Sunday 4 October 2015

Doing the time warp at Dennis Severs’ house in Spitalfields, London

So what prompted me to include Dennis Severs' House on my list of cultural tasks?  Well, quite simply, I listened to my friend Hilary's description of her visit there several years ago (it was one of her sixty things at 60), and it sounded such a curious and interesting place that it was instantly filed away for potential replication on my own list.  

My companions on this task were Jane and Loretta, who were at college in Eastbourne with me when we were 17. I'm going to be honest with you,  my use of the word 'college' is a euphemism. It was actually called Eastbourne School of Domestic Economy. It was a bit like a Swiss finishing school, only it was in East Sussex and we had to learn how to clean a loo and do feather icing on fairy cakes. The three of us shared a room together for a term. Jane had a very sophisticated camera with a timer feature - here's a selfie of us 1972-style (Jane's in the middle and looks rather vampish although that may be because she had to throw herself onto the bed very quickly before the shutter clicked).

Loretta, Jane and I arranged to visit Dennis Severs' House last Wednesday. The last time the three of us met up was in 1982, so it was destined to be a very special reunion. Since the actual task would have to be conducted in complete silence (more on that later), we decided to convene for afternoon tea at a nearby boutique hotel to give ourselves some crucial catch-up time. I arrived looking mildly jittery as I'd just been contacted by Alzheimer's Research UK press office asking me to do an interview on Splash FM the following morning about the sixtyat60 challenge, Jane turned up looking splendidly violet (not for nothing is she known in Gloucestershire as the Purple Potter), followed a minute later by Loretta, who was looking calm and collected in chic muted shades. We had a very fine afternoon tea, accompanied by an equally fine glasses of champagne, and talked nineteen to the dozen for two hours. 

Following our over-extended chinwag, we immersed ourselves in a vital teambuilding exercise, in which we had to find Dennis Severs' house within 15 minutes. Jane and Loretta drew their phones. Jane produced an A-Z app and Loretta countered with googlemap. I dithered (it's worth bearing in mind that learning how to use a googlemap app is Task 38 on my list). Would our friendship survive this battle of apps? I'm proud to say that after a detour or two, we arrived at 18 Folgate Street dead on time, and were still talking. Here we all are outside Mr Severs' front door.

We were given a brief introduction about the house on the doorstep. Dennis Severs bought the house in 1979 and gradually turned it into what he called 'a famous time-machine'. Here he is with the previous owner of 18 Folgate Street. 

We were told politely to remain silent throughout our visit, to mind the many lit candles, to resist the urge to touch anything and not to take any photos. We heard that the house was inhabited by the Jervis family, who were Huguenot silk weavers through the 18th and 19th centuries. According to the guide, the family would always depart from a room just before we walked in. So far so spooky......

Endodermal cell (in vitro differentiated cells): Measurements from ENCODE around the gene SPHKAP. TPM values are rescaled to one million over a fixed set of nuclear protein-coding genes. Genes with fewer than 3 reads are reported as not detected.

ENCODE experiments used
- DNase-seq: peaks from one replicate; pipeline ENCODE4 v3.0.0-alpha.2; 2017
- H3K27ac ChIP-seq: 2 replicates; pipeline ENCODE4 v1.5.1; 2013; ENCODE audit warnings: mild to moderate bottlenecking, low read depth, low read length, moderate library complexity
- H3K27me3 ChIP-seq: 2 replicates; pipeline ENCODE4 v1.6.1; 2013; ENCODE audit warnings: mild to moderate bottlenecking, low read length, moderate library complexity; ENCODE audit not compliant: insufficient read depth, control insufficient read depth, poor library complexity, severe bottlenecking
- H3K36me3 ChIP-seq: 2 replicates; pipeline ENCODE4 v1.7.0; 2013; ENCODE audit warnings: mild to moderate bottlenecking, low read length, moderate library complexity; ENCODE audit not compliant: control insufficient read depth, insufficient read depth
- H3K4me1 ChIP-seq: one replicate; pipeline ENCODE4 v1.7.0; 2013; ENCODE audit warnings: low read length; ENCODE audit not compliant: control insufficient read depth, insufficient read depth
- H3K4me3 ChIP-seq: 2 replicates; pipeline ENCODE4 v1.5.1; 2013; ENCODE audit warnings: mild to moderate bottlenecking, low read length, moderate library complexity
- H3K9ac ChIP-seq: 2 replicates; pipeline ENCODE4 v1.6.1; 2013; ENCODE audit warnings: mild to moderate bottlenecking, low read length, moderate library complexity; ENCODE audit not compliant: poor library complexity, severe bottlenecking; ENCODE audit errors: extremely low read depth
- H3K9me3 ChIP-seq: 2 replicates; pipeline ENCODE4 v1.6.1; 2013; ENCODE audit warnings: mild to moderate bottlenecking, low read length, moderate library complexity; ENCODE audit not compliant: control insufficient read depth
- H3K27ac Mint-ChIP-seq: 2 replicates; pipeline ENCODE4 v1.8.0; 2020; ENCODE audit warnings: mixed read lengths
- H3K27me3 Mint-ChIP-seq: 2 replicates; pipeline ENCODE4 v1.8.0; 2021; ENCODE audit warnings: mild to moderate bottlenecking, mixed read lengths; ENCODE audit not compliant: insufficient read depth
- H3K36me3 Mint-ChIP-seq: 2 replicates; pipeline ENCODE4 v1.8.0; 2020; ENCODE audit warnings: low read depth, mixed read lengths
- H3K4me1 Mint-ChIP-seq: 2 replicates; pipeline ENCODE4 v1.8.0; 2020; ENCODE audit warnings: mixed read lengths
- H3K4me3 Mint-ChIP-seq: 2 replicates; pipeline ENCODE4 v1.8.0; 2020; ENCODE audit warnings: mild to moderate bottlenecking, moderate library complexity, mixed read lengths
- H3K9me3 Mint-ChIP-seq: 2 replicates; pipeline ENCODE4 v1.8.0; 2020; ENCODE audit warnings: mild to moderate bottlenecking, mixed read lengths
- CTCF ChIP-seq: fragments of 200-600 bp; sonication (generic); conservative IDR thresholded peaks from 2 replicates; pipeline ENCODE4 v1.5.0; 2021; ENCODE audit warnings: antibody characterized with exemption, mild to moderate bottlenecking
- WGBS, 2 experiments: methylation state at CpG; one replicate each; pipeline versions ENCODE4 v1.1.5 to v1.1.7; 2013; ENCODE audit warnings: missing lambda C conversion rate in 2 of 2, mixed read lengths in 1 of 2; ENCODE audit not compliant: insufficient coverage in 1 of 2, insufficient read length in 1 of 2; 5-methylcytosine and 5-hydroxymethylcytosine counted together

Then we crossed the threshold into a dim candlelit world of creaky floorboards, surfaces heaving with historical artefacts and bric-a-brac, the sounds of passing hansom cabs, the scent of pomanders and old wood, a wig hanging from the back of a chair, delicate china cups with half-drunk tea, empty oyster shells on plates, fires glowing in grates and loads of little 18th century post-it notes in scratchy copperplate writing on mantlepieces. 

In the front basement was the kitchen where I especially loved the dresser (it's like mine only with ten times more cups, jugs and plates).

We slowly worked our way in silence through the house from the basement to the third floor, taking us from the 18th to early 20th century. Our guide was right of course, we never did see the Jervis family, but there were frequent signs of a sudden departure - a broken cup on the floor, a collapsed deck of cards, a fallen over chair (looked like there'd been a heavy drinking session in that room). 

Dennis Severs said about his house 'either you'll get it or you won't'.  I like to think that I was in the former category (but perhaps I wasn't?). A unique and surreal experience.  

Forty five minutes later we emerged into 21st century Spitalfields. Unlike the Jervis family, I remained in situ while Jane and Loretta took a photo of me as official evidence of my visit. Loretta did think I looked as though I'd been stood up by Dennis. So perhaps his presence lives on with the occupants of his house...... .. 

So a memorable visit to a memorable house and a very big thank you to Loretta and Jane for being wonderful companions on an afternoon when we raised a glass to both the passing of decades and of centuries.

I'm doing the sixtyat60challenge to raise funds for Alzheimer's Research UK. For further information or to make a donation please visit my JustGiving page at  

If you would like to follow this blog click here for information on how to do so

No comments:

Post a Comment